Wrongful Dismissal

Were you terminated from your employment for no reason?

Were you terminated from your job for reason that you don't agree with? Were you told by your employer that if you didn't resign or quit, you would be fired? Perhaps you are a victim of downsizing, or your job has been made obsolete by the company's investment in new technology.

There are lots of reasons why people are terminated from their employment.

Non-unionized employees in Ontario can be terminated on a “without cause” basis, which means that the employer does not have to have a real reason for ending your employment. If that happens to you, you are entitled to reasonable notice or a reasonable severance package.

The amount of notice you should get – or the amount of pay in lieu of notice you should get – is an area that requires a lawyer to take into consideration a number of factors. These factors include such things as your salary, number of years of employment, level of seniority, age, geographical location and your ability to find suitable alternative employment, just to name a few.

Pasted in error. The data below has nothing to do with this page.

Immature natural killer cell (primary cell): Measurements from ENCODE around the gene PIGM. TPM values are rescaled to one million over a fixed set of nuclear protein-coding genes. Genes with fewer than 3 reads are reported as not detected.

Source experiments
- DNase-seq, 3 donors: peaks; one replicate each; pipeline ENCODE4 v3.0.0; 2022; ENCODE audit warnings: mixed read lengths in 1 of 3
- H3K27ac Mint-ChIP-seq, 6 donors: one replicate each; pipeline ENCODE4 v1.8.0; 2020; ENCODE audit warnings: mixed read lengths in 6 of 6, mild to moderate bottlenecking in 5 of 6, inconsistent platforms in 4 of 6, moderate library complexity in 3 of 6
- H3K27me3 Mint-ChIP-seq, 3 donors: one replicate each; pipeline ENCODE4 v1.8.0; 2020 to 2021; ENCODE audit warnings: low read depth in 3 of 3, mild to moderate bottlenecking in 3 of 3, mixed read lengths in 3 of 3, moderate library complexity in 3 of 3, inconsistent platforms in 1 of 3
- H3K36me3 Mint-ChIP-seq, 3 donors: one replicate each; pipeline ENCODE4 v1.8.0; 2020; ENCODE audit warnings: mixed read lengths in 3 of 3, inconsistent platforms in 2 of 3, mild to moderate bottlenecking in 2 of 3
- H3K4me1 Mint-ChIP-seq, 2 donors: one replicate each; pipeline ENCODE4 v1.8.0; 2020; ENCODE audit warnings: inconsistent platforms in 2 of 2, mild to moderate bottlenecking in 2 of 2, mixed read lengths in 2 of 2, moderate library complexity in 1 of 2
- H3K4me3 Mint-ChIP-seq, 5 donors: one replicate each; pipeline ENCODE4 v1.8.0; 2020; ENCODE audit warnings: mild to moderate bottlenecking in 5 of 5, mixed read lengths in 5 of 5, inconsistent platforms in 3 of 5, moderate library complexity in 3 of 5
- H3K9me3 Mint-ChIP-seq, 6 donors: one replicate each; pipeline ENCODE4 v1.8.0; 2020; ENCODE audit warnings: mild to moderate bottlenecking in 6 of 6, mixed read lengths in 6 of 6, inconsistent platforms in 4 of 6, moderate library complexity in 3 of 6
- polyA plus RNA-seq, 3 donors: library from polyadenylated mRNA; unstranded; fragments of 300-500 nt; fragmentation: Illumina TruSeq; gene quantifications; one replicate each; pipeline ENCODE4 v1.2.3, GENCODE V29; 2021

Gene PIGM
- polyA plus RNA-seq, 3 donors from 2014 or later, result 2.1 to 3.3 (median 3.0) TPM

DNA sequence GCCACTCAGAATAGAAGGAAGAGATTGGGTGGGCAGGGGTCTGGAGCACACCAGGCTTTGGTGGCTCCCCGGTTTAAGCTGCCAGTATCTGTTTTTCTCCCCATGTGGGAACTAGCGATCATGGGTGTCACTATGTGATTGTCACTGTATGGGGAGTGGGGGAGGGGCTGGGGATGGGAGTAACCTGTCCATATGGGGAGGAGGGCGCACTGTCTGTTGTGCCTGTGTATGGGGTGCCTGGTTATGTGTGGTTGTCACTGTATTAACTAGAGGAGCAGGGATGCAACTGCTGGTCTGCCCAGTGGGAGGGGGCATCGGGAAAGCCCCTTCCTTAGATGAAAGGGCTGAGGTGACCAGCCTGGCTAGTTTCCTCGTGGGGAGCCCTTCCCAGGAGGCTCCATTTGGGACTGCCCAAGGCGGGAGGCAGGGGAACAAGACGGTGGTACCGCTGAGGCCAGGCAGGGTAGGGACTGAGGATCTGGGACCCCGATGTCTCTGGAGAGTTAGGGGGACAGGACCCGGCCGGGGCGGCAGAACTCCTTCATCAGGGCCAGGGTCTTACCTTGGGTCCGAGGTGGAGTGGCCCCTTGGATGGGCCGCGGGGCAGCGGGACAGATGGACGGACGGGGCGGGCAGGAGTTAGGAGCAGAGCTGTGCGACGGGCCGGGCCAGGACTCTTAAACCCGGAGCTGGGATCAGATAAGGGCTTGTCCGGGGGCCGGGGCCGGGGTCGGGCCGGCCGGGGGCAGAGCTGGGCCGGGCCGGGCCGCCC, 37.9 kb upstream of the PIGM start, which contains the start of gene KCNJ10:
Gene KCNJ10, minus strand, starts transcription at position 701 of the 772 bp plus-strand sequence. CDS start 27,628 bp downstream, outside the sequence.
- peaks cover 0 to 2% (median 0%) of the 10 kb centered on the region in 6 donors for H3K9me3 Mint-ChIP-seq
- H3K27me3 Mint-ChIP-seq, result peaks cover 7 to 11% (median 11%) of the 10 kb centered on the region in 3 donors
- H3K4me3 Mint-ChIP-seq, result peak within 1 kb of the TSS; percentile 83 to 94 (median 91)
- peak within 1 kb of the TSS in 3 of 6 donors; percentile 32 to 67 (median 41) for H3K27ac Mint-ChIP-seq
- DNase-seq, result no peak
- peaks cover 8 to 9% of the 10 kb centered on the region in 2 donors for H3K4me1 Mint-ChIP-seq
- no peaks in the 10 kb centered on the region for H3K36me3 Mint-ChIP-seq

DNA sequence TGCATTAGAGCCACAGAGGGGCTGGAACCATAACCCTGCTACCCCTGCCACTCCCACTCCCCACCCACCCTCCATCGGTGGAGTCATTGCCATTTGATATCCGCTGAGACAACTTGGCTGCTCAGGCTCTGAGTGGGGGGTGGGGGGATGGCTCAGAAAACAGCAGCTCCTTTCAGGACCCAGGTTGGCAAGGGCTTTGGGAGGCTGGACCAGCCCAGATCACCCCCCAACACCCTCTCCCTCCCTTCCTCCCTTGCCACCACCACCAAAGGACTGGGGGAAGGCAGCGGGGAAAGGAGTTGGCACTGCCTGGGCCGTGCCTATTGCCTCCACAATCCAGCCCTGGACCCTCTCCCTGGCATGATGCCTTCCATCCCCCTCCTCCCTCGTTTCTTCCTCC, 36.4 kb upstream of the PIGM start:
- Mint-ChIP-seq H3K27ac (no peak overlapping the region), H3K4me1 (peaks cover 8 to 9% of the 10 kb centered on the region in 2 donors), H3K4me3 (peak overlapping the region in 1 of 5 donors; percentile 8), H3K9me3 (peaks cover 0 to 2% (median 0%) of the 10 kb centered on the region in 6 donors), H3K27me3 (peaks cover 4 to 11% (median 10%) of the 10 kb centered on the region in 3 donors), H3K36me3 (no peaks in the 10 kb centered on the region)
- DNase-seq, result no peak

The amount of notice or pay in lieu of notice you should get is not just based on your salary alone, but can also include the continuation of health and dental benefits, bonuses, commissions, stock options, car allowances, contributions to pensions, and RRSP matching.

Sometimes, an employee is terminated on a “with cause” basis, meaning that the employer believes that they have a good reason to terminate the employment relationship without having to pay a severance package.

The rules surrounding a “with cause” termination are very strict, meaning that it can be very difficult for an employer to satisfy a court that they had “just cause”, or a valid reason to terminate your employment without notice. Often times, employees sue their employers for wrongful dismissal, stating that whatever they were alleged to have done was not “cause” for dismissal without notice.

Regardless of the reason you were terminated, it is essential that you meet with a lawyer before you sign any document provided by your employer. Often times, you will be entitled to much more that you are being offered.

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